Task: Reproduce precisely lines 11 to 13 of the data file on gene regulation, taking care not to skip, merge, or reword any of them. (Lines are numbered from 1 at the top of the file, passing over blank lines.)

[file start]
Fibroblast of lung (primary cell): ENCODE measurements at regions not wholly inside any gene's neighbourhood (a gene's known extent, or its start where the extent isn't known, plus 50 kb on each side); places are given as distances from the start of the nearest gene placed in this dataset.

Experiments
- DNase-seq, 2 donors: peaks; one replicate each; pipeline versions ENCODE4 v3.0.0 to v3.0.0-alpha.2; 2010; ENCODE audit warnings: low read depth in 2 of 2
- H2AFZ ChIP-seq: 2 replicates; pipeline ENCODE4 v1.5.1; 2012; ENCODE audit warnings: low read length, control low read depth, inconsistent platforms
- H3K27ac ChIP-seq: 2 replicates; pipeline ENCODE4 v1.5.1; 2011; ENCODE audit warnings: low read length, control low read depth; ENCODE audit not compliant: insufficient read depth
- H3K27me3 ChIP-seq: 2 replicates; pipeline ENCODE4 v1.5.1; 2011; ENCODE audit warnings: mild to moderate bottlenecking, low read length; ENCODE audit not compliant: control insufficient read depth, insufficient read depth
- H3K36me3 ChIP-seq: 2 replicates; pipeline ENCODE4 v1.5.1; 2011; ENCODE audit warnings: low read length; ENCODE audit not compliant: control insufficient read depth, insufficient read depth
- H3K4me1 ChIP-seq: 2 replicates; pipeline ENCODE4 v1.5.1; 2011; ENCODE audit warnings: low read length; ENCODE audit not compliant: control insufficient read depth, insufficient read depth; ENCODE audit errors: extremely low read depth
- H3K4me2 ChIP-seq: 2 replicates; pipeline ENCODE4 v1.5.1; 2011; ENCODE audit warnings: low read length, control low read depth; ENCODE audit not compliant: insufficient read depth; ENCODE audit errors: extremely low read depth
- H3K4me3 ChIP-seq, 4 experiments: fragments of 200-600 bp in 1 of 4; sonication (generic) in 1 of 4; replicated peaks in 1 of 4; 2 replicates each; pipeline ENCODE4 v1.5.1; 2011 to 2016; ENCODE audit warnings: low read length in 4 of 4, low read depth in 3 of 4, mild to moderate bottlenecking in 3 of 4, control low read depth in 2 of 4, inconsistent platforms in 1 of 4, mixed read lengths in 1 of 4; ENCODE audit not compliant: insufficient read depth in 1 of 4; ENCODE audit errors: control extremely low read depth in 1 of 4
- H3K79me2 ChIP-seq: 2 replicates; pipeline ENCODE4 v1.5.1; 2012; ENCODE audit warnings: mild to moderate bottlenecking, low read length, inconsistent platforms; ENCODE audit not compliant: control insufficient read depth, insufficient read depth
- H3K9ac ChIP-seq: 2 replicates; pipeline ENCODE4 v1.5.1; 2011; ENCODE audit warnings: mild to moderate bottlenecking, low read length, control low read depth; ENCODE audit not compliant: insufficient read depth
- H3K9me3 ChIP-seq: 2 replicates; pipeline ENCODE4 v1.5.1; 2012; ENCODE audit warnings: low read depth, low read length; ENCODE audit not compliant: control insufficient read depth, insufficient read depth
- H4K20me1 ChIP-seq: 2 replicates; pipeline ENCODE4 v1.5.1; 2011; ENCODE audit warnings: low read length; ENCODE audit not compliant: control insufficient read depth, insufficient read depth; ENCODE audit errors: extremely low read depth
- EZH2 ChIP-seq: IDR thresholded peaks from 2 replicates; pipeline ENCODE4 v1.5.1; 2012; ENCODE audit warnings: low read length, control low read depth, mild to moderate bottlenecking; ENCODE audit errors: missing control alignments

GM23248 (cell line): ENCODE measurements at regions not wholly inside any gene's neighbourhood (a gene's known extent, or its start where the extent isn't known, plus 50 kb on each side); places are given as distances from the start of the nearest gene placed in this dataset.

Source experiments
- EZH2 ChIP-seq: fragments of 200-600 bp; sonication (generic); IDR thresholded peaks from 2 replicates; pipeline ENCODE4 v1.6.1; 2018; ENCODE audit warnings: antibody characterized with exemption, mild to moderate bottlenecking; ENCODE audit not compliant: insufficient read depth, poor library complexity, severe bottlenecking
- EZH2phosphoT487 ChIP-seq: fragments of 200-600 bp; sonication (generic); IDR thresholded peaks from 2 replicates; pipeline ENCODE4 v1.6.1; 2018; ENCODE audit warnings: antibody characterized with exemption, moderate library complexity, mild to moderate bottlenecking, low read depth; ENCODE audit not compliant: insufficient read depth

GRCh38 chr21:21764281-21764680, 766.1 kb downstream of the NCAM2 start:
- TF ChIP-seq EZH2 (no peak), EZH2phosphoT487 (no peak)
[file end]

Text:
- H3K79me2 ChIP-seq: 2 replicates; pipeline ENCODE4 v1.5.1; 2012; ENCODE audit warnings: mild to moderate bottlenecking, low read length, inconsistent platforms; ENCODE audit not compliant: control insufficient read depth, insufficient read depth
- H3K9ac ChIP-seq: 2 replicates; pipeline ENCODE4 v1.5.1; 2011; ENCODE audit warnings: mild to moderate bottlenecking, low read length, control low read depth; ENCODE audit not compliant: insufficient read depth
- H3K9me3 ChIP-seq: 2 replicates; pipeline ENCODE4 v1.5.1; 2012; ENCODE audit warnings: low read depth, low read length; ENCODE audit not compliant: control insufficient read depth, insufficient read depth